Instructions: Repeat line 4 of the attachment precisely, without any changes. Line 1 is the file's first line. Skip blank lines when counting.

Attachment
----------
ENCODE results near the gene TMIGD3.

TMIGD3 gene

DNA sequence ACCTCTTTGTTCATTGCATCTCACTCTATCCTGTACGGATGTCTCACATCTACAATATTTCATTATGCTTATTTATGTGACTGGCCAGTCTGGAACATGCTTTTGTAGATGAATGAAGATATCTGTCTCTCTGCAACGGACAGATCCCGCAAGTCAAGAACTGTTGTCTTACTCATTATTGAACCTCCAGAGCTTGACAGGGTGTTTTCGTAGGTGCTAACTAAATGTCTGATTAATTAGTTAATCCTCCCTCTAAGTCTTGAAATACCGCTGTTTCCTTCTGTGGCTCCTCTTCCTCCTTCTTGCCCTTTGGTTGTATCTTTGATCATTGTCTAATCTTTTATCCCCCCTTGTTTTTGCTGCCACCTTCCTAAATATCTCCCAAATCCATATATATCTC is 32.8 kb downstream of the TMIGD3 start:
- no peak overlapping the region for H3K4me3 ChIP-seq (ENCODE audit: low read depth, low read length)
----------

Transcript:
- no peak overlapping the region for H3K4me3 ChIP-seq (ENCODE audit: low read depth, low read length)